Local First Nations want to hunt eagles for ceremonial use
Thursday, June 24 2010 @ 06:48 PM EDT
Contributed by: JudyB
By Suzanne Fournier, The Province
First Nations leaders are demanding the right to “sustainably” harvest eagles for ceremonial use.
They will make their demand known Thursday, when National Chief Shawn Atleo of the Assembly of First Nations — along with three chiefs of B.C. communities targeted by government investigators over the sale of eagle parts — are honoured with eagle feather and cedar headdresses in downtown Vancouver.
“We were as outraged as the general public when we learned about massive eagle kills and dumping of carcasses, because eagles are highly significant in our culture,” Grand Chief Doug Kelly of the Sto:lo Tribal Council said Wednesday.
“But the B.C. Environment Ministry wasn’t interested in finding out who killed those birds. Instead they sent undercover operators in only to First Nations communities, to entrap our artisans in a mischievous sting.”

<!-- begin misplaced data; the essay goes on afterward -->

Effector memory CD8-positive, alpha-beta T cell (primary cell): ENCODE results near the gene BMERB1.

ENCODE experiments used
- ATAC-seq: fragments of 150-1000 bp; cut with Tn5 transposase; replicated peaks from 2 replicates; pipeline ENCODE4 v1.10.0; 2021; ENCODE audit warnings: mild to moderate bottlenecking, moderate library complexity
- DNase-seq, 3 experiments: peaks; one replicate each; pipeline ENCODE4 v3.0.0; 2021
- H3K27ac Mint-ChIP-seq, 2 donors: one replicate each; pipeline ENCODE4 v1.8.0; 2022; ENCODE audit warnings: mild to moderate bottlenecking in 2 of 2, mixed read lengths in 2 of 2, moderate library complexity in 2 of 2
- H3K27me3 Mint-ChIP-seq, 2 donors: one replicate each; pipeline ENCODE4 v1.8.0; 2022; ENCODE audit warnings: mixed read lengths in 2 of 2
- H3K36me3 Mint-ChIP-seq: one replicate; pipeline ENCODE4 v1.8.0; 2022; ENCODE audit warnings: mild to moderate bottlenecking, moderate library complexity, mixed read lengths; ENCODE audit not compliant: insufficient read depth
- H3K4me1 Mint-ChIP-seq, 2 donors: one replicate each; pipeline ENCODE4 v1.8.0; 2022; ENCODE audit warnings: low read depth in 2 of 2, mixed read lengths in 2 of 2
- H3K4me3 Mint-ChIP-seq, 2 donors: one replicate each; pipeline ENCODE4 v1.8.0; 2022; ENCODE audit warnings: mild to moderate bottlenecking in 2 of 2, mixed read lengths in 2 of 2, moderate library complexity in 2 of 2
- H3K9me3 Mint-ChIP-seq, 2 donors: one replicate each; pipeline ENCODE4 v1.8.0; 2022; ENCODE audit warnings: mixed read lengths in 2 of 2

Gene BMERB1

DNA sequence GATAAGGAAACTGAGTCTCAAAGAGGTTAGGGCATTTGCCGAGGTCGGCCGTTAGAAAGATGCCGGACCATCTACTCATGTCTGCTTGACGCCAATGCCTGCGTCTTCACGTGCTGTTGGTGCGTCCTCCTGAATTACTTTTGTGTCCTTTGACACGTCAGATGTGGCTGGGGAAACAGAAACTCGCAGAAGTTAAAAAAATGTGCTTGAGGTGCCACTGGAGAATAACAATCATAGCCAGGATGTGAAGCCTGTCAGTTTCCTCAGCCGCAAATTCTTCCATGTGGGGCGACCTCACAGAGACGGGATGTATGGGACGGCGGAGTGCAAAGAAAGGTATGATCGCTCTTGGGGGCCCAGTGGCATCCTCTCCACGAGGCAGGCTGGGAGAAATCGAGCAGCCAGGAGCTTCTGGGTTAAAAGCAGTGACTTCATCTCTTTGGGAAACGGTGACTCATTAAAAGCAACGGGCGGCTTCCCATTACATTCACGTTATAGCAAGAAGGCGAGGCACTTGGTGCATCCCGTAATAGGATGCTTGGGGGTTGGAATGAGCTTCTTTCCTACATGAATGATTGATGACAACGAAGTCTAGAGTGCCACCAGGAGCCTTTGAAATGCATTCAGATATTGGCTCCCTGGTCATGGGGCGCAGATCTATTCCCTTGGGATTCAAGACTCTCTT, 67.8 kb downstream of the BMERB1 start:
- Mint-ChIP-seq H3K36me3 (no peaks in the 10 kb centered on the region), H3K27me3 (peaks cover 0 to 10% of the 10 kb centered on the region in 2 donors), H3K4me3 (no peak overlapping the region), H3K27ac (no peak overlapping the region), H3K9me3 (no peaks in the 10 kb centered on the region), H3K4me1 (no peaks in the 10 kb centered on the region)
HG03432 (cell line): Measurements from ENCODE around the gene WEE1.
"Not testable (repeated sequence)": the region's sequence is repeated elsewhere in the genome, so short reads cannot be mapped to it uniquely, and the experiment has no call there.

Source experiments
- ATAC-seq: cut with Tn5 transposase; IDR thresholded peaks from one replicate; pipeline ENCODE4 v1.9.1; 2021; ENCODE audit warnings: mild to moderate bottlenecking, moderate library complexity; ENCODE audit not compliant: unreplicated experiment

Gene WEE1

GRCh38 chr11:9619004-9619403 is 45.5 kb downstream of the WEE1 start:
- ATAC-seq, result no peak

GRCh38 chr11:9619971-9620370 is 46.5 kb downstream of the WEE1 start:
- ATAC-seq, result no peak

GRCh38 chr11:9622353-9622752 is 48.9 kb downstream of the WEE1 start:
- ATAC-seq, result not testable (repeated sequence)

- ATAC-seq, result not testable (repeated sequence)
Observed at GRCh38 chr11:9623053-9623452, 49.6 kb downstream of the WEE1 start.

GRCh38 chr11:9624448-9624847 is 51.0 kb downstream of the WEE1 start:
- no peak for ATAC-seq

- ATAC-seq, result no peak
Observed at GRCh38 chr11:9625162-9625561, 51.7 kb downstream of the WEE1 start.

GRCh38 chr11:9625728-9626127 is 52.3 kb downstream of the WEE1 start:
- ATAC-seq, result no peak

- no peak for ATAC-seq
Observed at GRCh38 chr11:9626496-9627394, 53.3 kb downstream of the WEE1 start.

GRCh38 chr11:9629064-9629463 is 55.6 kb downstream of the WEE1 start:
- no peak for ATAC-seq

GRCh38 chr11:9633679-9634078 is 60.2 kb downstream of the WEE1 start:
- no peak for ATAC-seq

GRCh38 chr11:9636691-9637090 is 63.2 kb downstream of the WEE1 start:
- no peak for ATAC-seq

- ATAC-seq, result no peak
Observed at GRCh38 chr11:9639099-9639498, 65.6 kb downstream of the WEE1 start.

Kelly said native leaders want to “engage” the B.C. and federal governments in a “management and conservation” plan for eagles and other large birds with ceremonial First Nations significance, including swans and hawks.
“Eagle feathers are a sign of earned prestige and rank,” he said. “Our belief system holds them in very high regard.
“But the B.C. government has chosen to criminalize First Nations people for possessing eagle feathers rather than negotiate over managing this resource.”
A spotlight was pointed at the million-dollar international eagle-parts trade when 50 butchered eagle carcasses were found in 2005 on Tsleil-Waututh First Nation land in North Vancouver.